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We were completely cut off from the world

Herd mentality or mob mentality within cults

Mohammad Reza Birnazari as a native of Gorgan, in Noorshahr, worked in the organization from 1989 to 1999. This is his description of his difficult time with the Mojahedin:

“In 1989, I was 27. The war against Iraq had ended, but the situation inside Iran was bad and I was personally very unhappy. Seduced by the organization’s anti-Iranian propaganda, broadcast from Iraq, I joined the organization in order to take part in the struggle for change in Iran.

After intensive military and ideological training, I was made a member, but I quickly began to see things differently. there was a good reason for this: they kept promising us things that never happened. The leaders said: “we’ll win in a week, in a month, in a year’. But nothing happened. After five years of waiting and being obedient, I openly began to express my doubts and worries. This led to insults and threats and moral and psychological torture. I was terrified that they would actually act on the threats they made. Those who disagreed with them disappeared from one day to the next.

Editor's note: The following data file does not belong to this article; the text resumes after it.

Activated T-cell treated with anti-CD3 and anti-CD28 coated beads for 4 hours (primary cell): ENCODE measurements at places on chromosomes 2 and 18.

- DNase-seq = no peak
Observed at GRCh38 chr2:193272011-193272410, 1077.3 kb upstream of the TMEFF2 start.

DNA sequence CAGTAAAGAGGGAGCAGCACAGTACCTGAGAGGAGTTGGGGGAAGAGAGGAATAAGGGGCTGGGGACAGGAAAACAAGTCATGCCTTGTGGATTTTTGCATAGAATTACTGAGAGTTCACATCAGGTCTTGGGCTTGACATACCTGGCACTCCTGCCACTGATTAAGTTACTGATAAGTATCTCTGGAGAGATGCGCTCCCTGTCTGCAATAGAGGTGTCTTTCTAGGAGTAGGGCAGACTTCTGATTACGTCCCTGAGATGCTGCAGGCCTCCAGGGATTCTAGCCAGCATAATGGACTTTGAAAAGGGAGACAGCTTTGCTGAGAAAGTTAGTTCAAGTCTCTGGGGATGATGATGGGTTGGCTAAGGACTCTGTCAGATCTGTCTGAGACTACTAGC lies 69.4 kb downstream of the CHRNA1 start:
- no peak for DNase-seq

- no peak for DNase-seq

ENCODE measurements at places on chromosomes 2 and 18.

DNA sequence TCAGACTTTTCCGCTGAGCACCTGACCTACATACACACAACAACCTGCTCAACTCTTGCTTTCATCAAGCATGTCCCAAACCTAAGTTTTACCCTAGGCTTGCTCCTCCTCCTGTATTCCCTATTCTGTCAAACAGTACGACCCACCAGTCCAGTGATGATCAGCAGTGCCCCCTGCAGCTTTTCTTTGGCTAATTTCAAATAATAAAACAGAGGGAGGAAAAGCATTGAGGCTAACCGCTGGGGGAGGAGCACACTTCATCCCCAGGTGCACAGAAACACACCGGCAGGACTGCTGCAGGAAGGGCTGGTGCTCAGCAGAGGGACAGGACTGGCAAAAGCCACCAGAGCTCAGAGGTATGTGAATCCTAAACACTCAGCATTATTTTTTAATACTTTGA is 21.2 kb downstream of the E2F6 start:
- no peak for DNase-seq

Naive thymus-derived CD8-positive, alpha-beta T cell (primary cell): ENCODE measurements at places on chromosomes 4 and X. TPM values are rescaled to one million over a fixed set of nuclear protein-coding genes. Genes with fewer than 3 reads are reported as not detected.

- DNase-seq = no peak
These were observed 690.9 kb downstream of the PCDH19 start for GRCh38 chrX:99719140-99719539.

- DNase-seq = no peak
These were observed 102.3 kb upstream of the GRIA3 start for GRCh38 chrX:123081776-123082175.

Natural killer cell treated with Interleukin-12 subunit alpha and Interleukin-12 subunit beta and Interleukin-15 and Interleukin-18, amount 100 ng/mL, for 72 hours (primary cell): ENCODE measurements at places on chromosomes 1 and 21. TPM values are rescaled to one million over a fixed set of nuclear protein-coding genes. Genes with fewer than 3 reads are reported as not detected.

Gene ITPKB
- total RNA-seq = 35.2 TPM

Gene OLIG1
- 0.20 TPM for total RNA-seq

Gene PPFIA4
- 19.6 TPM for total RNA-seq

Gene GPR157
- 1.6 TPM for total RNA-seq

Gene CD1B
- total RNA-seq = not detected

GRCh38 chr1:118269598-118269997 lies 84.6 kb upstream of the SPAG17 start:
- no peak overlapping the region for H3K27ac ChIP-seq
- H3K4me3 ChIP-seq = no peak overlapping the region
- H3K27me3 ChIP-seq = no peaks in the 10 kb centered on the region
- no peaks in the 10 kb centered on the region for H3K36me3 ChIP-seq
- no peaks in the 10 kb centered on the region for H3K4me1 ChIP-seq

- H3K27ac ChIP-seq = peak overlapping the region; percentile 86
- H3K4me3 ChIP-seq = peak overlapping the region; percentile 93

The peoples Mujahidin of Iran: A Struggle for what

They told us they were spies and had been handed over to the Iranian authorities or transferred to other camps, people sometimes spoke about suicides. But officially, deaths were explained as heart attacks or accidents. We had no way of verifying any of these stories, since we were completely cut off from the world. One day in 1999, to punish me, they hand me over to an Iraqi Kurd who arranged illegal border crossings. He took me into Iran via Erbil and Qasr Shirin. For me, prison in Iran was better than living in the Mojahedin camps in Iraq. The camps were places of suspicion, informants and no hope at all.
From the book: The People’s Mojahedin of Iran: A Struggle for what? “By Victor Charbonnier,2004.

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